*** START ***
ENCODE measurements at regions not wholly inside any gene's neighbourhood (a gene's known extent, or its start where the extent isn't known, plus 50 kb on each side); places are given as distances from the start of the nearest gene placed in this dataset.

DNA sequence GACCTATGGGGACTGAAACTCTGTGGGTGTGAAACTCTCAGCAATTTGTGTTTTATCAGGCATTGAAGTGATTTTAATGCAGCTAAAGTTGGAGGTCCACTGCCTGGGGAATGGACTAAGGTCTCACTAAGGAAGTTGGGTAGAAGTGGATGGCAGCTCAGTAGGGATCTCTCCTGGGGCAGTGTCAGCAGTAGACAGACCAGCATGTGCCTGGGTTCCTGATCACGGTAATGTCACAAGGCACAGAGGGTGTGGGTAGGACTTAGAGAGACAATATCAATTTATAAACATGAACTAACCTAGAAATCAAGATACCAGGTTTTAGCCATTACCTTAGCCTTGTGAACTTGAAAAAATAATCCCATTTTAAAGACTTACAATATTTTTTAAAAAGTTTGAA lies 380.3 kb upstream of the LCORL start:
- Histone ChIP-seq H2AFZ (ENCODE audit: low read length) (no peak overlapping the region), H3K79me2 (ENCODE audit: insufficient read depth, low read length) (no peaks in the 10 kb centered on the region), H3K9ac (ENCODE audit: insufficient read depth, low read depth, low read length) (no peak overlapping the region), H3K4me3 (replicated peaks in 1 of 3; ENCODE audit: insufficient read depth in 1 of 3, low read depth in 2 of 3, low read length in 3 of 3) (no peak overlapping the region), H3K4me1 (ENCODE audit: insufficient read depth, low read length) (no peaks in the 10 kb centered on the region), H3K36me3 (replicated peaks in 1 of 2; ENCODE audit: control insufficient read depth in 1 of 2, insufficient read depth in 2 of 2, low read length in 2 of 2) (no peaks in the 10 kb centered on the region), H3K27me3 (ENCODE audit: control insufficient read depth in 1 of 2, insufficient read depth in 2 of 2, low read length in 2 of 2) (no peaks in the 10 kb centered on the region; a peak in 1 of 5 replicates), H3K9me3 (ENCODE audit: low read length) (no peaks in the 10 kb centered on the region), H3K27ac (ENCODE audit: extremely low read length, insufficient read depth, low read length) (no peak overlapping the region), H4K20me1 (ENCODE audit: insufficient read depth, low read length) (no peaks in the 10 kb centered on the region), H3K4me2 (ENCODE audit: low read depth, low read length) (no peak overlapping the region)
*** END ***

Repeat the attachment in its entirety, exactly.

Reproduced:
ENCODE measurements at regions not wholly inside any gene's neighbourhood (a gene's known extent, or its start where the extent isn't known, plus 50 kb on each side); places are given as distances from the start of the nearest gene placed in this dataset.

DNA sequence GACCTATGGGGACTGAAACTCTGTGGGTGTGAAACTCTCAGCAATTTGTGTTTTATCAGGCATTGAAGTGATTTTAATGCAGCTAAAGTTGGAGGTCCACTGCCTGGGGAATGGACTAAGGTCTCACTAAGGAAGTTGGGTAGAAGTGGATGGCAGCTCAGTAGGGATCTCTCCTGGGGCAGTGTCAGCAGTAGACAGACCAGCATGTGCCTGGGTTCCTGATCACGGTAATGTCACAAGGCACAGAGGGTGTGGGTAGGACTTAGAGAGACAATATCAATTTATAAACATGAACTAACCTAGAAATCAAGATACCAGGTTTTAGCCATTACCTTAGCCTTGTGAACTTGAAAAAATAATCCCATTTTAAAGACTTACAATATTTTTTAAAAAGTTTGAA lies 380.3 kb upstream of the LCORL start:
- Histone ChIP-seq H2AFZ (ENCODE audit: low read length) (no peak overlapping the region), H3K79me2 (ENCODE audit: insufficient read depth, low read length) (no peaks in the 10 kb centered on the region), H3K9ac (ENCODE audit: insufficient read depth, low read depth, low read length) (no peak overlapping the region), H3K4me3 (replicated peaks in 1 of 3; ENCODE audit: insufficient read depth in 1 of 3, low read depth in 2 of 3, low read length in 3 of 3) (no peak overlapping the region), H3K4me1 (ENCODE audit: insufficient read depth, low read length) (no peaks in the 10 kb centered on the region), H3K36me3 (replicated peaks in 1 of 2; ENCODE audit: control insufficient read depth in 1 of 2, insufficient read depth in 2 of 2, low read length in 2 of 2) (no peaks in the 10 kb centered on the region), H3K27me3 (ENCODE audit: control insufficient read depth in 1 of 2, insufficient read depth in 2 of 2, low read length in 2 of 2) (no peaks in the 10 kb centered on the region; a peak in 1 of 5 replicates), H3K9me3 (ENCODE audit: low read length) (no peaks in the 10 kb centered on the region), H3K27ac (ENCODE audit: extremely low read length, insufficient read depth, low read length) (no peak overlapping the region), H4K20me1 (ENCODE audit: insufficient read depth, low read length) (no peaks in the 10 kb centered on the region), H3K4me2 (ENCODE audit: low read depth, low read length) (no peak overlapping the region)